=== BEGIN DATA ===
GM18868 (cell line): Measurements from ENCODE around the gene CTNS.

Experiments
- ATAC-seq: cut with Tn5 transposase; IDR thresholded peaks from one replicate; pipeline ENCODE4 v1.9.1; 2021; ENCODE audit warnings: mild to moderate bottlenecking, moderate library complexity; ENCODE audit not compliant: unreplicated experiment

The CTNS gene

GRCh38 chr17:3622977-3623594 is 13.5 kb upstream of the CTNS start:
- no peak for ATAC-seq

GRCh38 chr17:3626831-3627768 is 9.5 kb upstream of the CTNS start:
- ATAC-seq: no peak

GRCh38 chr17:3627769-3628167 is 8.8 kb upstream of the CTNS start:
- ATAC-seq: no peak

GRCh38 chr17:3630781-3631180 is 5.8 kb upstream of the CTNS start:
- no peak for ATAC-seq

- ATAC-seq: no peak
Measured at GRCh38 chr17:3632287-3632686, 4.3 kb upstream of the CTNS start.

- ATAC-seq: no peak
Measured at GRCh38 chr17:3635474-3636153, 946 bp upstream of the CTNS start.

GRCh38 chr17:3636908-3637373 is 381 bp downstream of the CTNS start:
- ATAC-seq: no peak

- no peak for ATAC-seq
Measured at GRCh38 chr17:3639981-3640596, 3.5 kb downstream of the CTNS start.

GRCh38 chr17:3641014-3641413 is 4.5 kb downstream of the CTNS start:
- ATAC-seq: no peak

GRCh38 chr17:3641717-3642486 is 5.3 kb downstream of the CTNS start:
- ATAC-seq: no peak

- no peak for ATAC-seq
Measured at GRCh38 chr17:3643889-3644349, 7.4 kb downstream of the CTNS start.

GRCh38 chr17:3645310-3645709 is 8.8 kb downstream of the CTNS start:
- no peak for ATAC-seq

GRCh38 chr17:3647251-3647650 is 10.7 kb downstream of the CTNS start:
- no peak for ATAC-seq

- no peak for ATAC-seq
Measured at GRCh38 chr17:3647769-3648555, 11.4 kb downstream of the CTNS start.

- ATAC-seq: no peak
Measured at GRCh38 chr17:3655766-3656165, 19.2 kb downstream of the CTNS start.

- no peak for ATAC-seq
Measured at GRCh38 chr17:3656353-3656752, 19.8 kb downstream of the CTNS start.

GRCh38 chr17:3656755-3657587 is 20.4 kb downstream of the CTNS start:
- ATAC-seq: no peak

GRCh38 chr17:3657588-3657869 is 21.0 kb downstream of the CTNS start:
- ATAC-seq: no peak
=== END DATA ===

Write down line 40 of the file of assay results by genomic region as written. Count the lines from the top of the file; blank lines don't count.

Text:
- ATAC-seq: no peak